Personnel problems persist in Russia. Companies not only find it difficult to find new employees, but also to retain current ones. Against the background of rising inflation, salary expectations of specialists are also increasing, notes Alexandra Borisova, an expert at the Aktion Personnel and HR service (part of the Aktion group). This is evidenced by the results of a survey conducted by the company among HR specialists from 493 Russian enterprises. In half, employees are more likely to ask for a salary increase in 2023. Not getting what they want, they quit, realizing that they will quickly find a new job in conditions of personnel shortage, Borisova adds.
The problem is confirmed by business. So, in 2023, employees of the food brand Bionova began to quit and move to other employers who offered higher salaries – the difference was 5,000 rubles or more. In conversations with management, they explained the decision by saying that life is becoming more expensive and current earnings are becoming small, says Alexandra Gudimova, marketing director of NovaProduct AG.
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To retain staff, the brand raised salaries by an average of 15-20%. First of all, the increase was received by line personnel, for whom the most fierce competition is going on in this niche. “We compete for it not only with other food production, but also with marketplaces and warehouses,” says Gudimova. The Tigrus restaurant holding took a similar step – the company raised salaries by 10-20% to prevent the outflow of personnel to competitors, who also raised their rates this year.
According to the recruiting platform hh.ru, salary growth is now being felt in all areas. The average increased by 16% year on year, to 52,160 rubles. To retain employees, employers raise pay even in industries where the average level is already high. Thus, since the beginning of 2023, the income of IT specialists in Russia has increased by 15%, to 170,000 rubles in Russia and 210,000 rubles in Moscow, note the personnel company UTEAM.
According to Natalya Valdaeva, a partner at another recruiting company, MarksMan, financial motivation works for the most part. According to the company’s statistics, the number of refusals from new offers in the first half of 2023 increased from 25% to 50% compared to the same period last year. For many, an increase in salary is a sufficient reason not to leave their usual employer, she states.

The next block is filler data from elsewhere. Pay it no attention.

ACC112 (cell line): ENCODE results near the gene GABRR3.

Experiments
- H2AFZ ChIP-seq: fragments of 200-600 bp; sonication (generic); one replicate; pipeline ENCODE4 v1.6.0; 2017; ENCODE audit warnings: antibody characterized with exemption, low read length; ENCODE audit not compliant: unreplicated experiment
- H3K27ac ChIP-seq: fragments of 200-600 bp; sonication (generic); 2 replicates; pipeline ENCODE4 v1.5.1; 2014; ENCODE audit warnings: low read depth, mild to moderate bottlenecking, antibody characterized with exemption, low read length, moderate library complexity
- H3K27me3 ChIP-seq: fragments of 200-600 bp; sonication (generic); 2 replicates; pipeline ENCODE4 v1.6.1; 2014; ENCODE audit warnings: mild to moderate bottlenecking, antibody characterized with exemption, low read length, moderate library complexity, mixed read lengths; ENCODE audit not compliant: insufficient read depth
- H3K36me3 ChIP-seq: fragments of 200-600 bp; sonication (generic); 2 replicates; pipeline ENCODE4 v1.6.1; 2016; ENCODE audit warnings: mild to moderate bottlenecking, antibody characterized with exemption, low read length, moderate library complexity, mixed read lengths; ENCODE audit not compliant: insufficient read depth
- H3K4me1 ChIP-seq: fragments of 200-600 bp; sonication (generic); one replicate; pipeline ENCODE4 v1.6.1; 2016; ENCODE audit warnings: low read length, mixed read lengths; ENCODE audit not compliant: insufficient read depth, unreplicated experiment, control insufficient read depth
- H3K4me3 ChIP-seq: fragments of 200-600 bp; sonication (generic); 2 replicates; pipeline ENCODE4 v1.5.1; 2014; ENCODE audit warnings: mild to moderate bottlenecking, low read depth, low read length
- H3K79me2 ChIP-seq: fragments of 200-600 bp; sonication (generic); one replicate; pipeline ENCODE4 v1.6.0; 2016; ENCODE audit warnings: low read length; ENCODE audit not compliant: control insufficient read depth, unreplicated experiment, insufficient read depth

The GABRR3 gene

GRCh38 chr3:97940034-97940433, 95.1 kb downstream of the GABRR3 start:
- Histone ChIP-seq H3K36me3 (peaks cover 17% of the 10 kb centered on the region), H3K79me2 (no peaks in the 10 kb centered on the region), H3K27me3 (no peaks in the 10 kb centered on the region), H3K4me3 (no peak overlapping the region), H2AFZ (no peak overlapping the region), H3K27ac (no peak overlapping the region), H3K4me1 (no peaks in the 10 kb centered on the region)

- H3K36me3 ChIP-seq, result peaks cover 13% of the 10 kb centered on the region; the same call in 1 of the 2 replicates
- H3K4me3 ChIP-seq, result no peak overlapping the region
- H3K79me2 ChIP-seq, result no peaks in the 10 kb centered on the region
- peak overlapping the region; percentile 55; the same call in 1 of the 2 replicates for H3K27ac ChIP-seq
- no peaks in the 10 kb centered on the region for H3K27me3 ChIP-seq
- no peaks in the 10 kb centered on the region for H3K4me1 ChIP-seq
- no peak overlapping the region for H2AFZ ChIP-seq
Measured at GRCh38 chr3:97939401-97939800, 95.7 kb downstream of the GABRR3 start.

Reward for work
However, increasing wages has a price – in return, the employer hopes for greater returns from specialists. However, this does not increase labor productivity; on the contrary, employees burn out, notes Timoshkina from UTEAM, based on a survey of companies (available from Forbes) among 118 HR managers and HR directors in companies with a staff of 50 to 3,000 people. Almost half of the respondents said that monetary motivation does not work. The trend is confirmed by a recent study by the Higher School of Economics, according to which 51% of employees are not ready for an increase in workload after an increase.
“Employees perceive a salary increase as a restoration of justice, as a reward for already hard work, sometimes overtime,” explains Timoshkina. She calls the current situation a “motivation trap.” According to her, the events of the last three years, starting with the coronavirus pandemic, have led to total fatigue of people. “They need something more than money as motivation,” she states.
Alexey Sukhanov, Vice-Rector for Research and Innovation at Sber University, agrees with this. According to him, a salary increase has a positive effect on an employee’s work, but for a short period of time – no more than two to three months. In the future, the new level of income is perceived as the norm. “Salary should be considered only as a tool for a fair assessment of employee competencies, and not motivation,” he states.
Many employers understand this, says Borisova from Aktion Personnel and HR. Thus, although in most of the companies surveyed employees demand a salary increase, only 11% of employers agree to this. 47% said they were not ready to raise rates. The main reason: money is a motivator that will quickly “dissipate,” explains Borisova. “People either quickly get fed up and demand a new one, or leave to look for a richer company,” she explains.
To motivate employees to work more productively, other incentives are needed, Forbes’ interlocutors believe: “Setting interesting tasks, providing opportunities for professional and personal growth, thanking them for good work — this inspires employees,” emphasizes Sukhanov. He also draws attention to factors that destroy motivation: disrespectful attitude on the part of the manager, mistrust, devaluation of achievements. In the context of a shortage of specialists in the market and staff turnover, it is necessary to move towards more complex motivation tools than salaries, agrees Ilya Samofeev, co-director of the technology company red_mad_robot. Such a tool could be, for example, corporate training.
The trend towards non-material motivation is evidenced by the growth of vacancies with various bonuses for employees. In less than 2023, their number increased five and a half times compared to the same period in 2022, says Artem Kumpel, managing director of the Avito Rabota recruiting service. According to the company, the most popular bonuses are voluntary medical insurance, compensation for travel and meals, sports activities, free parking in the office and employer payment for mobile communications.
Other factors that attract specialists include a flexible schedule or the ability to work remotely, shows a joint survey by hh.ru and the consulting company Yakov and Partners. “This speaks to the criticality of maintaining work-life balance (balance of working and personal time) for employees,” concludes Natalya Danina, labor market expert at the hh.ru recruiting platform.